JERUSALEM (AP) — Already under fire in Israel and abroad, Prime Minister Benjamin Netanyahu is now dealing with headaches on the home front following a series of scandals involving his wife.
A trio of cases, including a police investigation into possible improper spending by Sara Netanyahu, have embarrassed the prime minister and deepened an unflattering reputation for lavish living out of touch with the average Israeli.
Mrs. Netanyahu has long been a lightning rod of controversy, from her supposed interference in state affairs and influence over her husband, to allegedly abusive treatment of staff, to even her wardrobe choices. Supporters say the criticism, which dates back to the 1990s, is unfair and malicious.
First, Israel’s official government watchdog released a report detailing the couple’s travel expenses and raising a “fear of criminality” over alleged double-billing. The report also accused the Netanyahu family of using bonus points accrued by the state for private use.
Next, the police recommended indicting her over inflated household spending and misuse of state funds — including for private meals and for a caregiver for her ailing father.
Finally, a former employee of the prime minister’s residence was awarded some $25,000 in damages for Mrs. Netanyahu’s behavior, which included forcing him back to work late at night because he had failed to say a proper goodnight when he left.
“The evidence in the case proves beyond any doubt that Mrs. Netanyahu’s attitude toward the employees in the residence, including the plaintiff, was intolerable, humiliating and reached the level of abusive employment,” the judge wrote in her verdict.
Netanyahu’s defenders see petty persecution aiming to get at the prime minister through his wife and achieve what successive elections have failed to do — remove him from office.
“All of these affairs emit a strong scent of persecuting Netanyahu and trying to replace the leadership,” the family’s spokesman, Nir Hefetz, told Israel’s Army Radio station. “She is pure as snow. No one is more honest than Mrs. Netanyahu.”
The scandals come at a delicate moment for the hard-line prime minister, who is at loggerheads with much of the international community and key domestic elites such as the security establishment. He has come under heavy criticism for replacing his widely respected defense minister with one of the country’s most polarizing politicians, Avigdor Lieberman. And this week, France is hosting an international conference expected to put pressure on Netanyahu to make concessions to the Palestinians.
For now, none of the scandals seem to threaten Netanyahu’s rule. They mostly have been an embarrassment and served as more fodder for those who charge that power has corrupted the couple. Netanyahu is now in a fourth term as prime minister, holding the job for over 10 years in all.
“The fact of the matter is that once and again he’s winning elections in spite of” the scandals, said Avraham Diskin, a political scientist at Israel’s Hebrew University.
Netanyahu has managed to avoid the legal troubles that forced his predecessor Ehud Olmert from office and to jail in a corruption case.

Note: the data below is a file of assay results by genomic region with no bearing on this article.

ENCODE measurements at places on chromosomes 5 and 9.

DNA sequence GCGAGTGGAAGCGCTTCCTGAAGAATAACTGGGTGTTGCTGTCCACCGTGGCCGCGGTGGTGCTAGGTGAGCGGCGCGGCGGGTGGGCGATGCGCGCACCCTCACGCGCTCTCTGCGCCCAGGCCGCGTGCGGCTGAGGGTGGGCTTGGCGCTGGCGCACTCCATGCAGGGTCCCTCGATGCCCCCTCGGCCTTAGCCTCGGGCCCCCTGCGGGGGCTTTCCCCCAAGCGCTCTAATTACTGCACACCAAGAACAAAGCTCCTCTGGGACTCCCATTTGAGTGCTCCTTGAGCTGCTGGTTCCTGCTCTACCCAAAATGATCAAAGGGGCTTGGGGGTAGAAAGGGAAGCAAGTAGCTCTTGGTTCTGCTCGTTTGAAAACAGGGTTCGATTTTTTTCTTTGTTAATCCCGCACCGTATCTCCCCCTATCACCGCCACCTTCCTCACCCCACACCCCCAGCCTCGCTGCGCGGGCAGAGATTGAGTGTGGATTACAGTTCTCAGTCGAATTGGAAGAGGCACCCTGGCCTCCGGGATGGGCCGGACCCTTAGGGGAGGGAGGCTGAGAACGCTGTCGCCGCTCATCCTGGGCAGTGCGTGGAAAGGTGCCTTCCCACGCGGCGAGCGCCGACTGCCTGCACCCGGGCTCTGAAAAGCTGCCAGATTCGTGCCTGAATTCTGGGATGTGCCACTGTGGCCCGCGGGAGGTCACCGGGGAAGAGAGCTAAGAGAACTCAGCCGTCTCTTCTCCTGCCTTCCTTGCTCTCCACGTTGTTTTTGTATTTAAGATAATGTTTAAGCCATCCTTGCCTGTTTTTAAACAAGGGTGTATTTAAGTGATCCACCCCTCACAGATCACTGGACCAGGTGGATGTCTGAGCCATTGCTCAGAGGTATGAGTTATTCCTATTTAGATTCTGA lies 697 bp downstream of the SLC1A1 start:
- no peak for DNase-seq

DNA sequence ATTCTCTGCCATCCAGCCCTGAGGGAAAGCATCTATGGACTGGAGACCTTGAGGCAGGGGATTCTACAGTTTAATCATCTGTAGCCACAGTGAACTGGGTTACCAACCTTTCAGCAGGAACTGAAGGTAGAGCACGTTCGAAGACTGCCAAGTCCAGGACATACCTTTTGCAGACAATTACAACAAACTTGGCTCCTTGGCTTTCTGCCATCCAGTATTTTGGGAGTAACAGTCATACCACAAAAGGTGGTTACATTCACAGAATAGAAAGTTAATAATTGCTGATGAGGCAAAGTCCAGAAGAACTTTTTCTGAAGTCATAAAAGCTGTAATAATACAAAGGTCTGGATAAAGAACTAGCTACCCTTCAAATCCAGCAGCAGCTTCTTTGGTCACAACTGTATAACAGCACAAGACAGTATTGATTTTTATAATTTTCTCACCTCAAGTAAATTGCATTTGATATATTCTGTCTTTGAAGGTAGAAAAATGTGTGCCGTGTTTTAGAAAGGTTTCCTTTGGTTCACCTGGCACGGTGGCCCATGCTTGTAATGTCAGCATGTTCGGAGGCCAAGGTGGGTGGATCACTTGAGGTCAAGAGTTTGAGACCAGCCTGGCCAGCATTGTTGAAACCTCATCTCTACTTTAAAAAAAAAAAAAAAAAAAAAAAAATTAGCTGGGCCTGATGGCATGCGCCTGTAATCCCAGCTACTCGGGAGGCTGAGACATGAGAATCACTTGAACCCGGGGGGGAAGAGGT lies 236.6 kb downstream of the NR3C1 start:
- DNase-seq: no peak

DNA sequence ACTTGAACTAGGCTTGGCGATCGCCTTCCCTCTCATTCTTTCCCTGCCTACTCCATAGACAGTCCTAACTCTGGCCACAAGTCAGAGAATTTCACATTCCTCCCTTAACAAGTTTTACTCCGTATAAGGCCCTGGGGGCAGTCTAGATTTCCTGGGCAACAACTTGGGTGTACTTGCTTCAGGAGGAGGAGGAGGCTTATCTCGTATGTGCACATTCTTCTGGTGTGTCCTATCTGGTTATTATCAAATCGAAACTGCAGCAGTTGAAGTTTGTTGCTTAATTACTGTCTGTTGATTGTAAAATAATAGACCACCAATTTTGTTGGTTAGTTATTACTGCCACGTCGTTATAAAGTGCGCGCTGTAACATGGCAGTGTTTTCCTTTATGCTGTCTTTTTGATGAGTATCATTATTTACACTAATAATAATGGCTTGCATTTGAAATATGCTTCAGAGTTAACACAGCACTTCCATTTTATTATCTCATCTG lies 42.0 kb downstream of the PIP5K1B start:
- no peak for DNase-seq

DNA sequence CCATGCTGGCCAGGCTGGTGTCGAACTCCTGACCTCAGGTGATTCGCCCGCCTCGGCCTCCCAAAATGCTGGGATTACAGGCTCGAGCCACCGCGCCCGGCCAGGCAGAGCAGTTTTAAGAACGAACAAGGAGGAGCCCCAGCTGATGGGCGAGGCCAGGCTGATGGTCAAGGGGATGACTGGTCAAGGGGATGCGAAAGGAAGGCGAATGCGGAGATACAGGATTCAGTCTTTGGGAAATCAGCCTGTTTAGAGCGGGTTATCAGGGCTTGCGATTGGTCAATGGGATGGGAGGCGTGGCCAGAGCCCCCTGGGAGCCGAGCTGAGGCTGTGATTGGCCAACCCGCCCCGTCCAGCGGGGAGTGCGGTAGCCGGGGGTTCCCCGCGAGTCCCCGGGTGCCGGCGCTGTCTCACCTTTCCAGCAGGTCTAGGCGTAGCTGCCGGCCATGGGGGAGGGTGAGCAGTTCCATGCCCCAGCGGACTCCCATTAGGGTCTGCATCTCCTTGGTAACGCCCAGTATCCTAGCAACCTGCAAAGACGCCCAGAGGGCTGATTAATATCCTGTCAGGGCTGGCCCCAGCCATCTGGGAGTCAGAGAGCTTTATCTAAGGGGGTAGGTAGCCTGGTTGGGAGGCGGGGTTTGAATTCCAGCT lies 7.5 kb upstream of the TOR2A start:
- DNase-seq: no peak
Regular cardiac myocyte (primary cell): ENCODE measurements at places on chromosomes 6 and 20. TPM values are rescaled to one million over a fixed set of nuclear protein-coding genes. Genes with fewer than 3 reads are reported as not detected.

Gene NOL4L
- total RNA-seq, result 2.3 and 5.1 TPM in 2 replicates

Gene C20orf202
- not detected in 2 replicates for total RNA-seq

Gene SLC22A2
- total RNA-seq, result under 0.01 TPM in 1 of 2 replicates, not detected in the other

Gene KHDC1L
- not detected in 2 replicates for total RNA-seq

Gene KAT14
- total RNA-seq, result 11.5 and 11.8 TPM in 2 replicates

But the hits keep on coming. The Movement for Freedom of Information, an anti-corruption advocacy group, recently slammed the Netanyahus for not releasing receipts for their residence’s expenses despite a court order to do so.
In February, another former employee won a case alleging Mrs. Netanyahu subjected him to abusive language and insults. Last year, the state comptroller detailed alleged excessive spending at Netanyahu residences, citing large sums of public money spent on food, furniture, cleaning and gardening at Netanyahu’s official residence in Jerusalem and his private home in the exclusive coastal town of Caesarea.
Over the years, reports have also been released about the high cost of the Netanyahus’ catering, housekeeping, furniture, clothing and makeup. In one case, the premier was chided for spending $127,000 in public funds for a special sleeping cabin on a flight to London. Even their costly purchases of scented candles and pistachio-flavored ice cream have been derided.
Mrs. Netanyahu has also been accused of cashing in on thousands of dollars of recycled empty bottles from public events, and of other transgressions such as throwing a vase of flowers on the floor in anger and waking up an employee in the middle of the night to make a bowl of soup.
“(It’s) a world in which it isn’t the state that has a leader, but a leader who has a state,” wrote Sima Kadmon, a columnist for the Yediot Ahronot daily. “And we have been paying heftily for that sense of endless entitlement.”
Critics say there are other stories, but that people are afraid to talk because of the family’s litigious history.
The couple is currently suing a reporter over a Facebook post they say falsely insinuated Mrs. Netanyahu recently kicked her husband out of their car on a busy highway after a heated argument. Netanyahu also has pointedly kept the position of communications minister — a job that regulates and influences the media industry — for himself.
“Every Israeli journalist has at least one story about Sara Netanyahu. Lots of stories, but no reporting,” Yossi Klein wrote in Haaretz. “Courage is needed in order to write against someone who can hurt you, and Sara Netanyahu has such ability.”